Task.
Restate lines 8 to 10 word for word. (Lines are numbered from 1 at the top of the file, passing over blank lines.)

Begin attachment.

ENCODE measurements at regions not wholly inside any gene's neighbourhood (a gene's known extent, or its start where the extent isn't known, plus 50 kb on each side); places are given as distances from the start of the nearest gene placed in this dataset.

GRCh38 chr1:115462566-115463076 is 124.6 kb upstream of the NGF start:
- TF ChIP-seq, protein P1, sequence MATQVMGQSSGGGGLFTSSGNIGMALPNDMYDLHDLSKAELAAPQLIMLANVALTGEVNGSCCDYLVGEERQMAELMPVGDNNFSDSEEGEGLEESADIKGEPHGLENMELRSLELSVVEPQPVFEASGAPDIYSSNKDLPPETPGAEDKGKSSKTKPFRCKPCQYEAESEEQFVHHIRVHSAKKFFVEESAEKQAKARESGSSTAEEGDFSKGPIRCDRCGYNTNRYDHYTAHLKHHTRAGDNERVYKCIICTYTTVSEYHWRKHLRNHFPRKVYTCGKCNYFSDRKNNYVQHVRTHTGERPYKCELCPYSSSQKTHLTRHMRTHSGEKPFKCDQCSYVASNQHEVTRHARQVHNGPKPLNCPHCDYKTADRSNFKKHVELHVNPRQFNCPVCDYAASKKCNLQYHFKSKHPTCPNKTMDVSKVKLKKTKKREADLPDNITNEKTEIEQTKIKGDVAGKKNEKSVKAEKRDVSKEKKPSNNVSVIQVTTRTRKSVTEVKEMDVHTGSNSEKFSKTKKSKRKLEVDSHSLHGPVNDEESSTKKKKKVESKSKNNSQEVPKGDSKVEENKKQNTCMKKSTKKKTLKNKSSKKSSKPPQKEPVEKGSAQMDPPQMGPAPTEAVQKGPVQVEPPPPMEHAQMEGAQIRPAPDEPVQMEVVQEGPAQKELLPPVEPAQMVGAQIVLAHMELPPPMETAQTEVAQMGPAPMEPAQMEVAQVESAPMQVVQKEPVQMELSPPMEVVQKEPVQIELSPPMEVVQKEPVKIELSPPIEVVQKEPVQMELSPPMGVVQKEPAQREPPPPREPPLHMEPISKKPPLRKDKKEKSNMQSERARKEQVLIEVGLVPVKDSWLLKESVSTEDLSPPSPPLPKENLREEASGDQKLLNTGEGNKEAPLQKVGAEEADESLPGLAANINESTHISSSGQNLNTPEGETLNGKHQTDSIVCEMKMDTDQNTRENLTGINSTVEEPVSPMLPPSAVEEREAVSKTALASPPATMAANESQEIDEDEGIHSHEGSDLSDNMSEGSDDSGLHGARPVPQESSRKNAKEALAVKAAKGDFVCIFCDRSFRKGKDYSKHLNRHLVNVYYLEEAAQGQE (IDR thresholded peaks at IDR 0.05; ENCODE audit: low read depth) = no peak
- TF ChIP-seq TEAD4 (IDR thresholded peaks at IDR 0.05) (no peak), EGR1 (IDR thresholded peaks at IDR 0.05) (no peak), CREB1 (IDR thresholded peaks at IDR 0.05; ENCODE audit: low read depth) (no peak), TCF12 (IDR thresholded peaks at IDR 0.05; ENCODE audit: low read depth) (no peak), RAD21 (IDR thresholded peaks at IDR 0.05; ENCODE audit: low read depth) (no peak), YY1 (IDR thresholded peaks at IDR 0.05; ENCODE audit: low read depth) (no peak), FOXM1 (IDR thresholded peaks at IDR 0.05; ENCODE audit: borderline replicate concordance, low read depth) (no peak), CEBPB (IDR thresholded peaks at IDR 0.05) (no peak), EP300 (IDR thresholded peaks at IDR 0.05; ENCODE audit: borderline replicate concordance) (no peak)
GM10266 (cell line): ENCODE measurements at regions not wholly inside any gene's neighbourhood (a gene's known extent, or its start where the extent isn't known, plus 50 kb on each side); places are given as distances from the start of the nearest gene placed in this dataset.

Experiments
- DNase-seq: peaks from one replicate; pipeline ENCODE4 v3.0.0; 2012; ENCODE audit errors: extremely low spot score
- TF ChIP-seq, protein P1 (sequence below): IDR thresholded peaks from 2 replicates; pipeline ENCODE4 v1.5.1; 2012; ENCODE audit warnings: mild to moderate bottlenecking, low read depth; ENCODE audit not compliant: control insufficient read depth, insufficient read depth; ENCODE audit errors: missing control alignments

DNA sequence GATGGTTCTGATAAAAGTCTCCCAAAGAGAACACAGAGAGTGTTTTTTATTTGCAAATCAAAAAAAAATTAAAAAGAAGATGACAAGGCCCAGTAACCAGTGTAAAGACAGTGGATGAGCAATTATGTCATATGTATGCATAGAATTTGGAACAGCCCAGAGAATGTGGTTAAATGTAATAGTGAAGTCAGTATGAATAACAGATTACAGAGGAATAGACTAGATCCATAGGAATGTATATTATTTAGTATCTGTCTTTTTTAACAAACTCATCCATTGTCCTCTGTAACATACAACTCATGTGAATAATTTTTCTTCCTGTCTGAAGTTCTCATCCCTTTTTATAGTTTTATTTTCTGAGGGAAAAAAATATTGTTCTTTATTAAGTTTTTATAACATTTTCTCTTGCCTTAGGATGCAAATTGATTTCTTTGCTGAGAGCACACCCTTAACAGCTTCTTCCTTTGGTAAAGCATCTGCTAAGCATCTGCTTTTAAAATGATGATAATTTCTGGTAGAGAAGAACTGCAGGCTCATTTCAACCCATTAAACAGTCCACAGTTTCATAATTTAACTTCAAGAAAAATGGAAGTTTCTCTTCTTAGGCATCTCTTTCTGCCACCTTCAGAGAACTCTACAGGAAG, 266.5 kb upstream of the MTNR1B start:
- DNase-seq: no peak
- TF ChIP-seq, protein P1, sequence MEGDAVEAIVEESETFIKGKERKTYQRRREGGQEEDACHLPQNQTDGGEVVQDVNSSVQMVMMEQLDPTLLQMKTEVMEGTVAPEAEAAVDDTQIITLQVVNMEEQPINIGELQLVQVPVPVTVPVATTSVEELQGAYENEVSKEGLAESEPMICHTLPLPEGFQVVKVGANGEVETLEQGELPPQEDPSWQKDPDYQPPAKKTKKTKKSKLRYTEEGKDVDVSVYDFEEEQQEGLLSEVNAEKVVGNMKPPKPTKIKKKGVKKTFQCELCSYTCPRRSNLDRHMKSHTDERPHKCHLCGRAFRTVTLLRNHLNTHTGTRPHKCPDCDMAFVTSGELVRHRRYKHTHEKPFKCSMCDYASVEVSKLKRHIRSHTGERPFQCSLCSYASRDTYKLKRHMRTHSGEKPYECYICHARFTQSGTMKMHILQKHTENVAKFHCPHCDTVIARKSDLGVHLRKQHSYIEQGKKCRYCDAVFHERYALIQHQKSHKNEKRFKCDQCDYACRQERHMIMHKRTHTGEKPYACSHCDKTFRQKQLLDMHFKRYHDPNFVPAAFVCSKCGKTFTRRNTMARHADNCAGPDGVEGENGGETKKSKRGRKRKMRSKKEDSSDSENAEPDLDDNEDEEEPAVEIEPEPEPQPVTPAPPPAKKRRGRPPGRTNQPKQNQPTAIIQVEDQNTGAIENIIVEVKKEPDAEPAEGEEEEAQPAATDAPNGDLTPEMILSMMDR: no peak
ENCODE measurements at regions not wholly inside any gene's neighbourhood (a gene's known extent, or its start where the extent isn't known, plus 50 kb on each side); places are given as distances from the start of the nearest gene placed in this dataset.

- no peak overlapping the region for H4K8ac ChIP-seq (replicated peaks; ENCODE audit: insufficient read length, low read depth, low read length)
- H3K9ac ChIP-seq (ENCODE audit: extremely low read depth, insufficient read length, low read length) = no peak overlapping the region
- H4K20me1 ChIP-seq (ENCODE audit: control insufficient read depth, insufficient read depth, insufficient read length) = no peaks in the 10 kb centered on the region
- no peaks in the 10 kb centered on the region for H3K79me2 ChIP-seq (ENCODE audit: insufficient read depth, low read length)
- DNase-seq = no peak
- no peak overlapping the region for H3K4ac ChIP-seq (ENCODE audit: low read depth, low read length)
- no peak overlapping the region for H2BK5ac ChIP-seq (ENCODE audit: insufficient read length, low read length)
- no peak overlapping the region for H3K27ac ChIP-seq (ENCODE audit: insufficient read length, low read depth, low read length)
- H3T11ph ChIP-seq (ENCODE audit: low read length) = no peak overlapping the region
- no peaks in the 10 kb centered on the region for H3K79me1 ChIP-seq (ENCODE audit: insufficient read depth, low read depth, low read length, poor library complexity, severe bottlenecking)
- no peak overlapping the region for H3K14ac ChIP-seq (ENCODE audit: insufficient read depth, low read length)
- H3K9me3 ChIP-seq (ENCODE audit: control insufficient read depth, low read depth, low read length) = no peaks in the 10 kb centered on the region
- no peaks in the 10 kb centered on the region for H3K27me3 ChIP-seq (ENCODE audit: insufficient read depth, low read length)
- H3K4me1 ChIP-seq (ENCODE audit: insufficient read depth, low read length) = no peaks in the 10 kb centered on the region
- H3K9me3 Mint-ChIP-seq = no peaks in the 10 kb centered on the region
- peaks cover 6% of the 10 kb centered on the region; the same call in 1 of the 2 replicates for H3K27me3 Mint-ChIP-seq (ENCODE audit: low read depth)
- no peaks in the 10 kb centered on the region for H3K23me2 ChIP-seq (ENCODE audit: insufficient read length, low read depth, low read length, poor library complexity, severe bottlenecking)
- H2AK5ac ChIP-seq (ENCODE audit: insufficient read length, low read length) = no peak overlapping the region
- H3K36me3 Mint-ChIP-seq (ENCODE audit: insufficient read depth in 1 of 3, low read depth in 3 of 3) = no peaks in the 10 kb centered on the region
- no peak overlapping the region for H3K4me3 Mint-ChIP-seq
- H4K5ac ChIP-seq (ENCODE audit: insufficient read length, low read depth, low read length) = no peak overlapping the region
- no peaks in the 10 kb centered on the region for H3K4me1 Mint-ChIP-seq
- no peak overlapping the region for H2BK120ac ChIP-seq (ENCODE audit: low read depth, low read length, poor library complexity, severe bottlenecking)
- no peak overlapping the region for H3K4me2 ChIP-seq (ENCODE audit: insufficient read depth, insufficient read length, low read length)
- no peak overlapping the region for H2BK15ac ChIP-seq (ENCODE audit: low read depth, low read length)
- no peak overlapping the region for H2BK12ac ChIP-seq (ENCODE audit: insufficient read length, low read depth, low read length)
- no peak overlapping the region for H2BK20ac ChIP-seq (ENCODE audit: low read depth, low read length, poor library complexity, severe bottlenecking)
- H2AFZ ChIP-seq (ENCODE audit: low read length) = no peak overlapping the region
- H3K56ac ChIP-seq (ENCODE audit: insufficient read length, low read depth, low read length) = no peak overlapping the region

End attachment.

- TF ChIP-seq, protein P1 (sequence below): IDR thresholded peaks from 2 replicates; pipeline ENCODE4 v1.5.1; 2012; ENCODE audit warnings: mild to moderate bottlenecking, low read depth; ENCODE audit not compliant: control insufficient read depth, insufficient read depth; ENCODE audit errors: missing control alignments

DNA sequence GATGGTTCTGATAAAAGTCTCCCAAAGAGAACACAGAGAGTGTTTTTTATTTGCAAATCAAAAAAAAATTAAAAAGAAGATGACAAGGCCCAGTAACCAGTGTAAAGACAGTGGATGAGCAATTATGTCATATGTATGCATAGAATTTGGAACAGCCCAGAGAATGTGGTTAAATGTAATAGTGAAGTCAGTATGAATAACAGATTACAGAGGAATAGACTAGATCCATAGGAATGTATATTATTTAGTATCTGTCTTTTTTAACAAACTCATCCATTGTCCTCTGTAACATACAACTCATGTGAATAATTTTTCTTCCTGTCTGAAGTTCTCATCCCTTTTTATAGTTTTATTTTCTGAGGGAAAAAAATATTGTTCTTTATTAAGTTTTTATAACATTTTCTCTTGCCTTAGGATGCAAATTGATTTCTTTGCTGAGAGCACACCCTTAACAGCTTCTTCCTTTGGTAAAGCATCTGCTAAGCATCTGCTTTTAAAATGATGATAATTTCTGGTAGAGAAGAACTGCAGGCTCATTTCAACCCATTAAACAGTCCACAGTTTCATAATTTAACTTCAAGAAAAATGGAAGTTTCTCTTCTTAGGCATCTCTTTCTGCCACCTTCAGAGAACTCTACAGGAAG, 266.5 kb upstream of the MTNR1B start:
- DNase-seq: no peak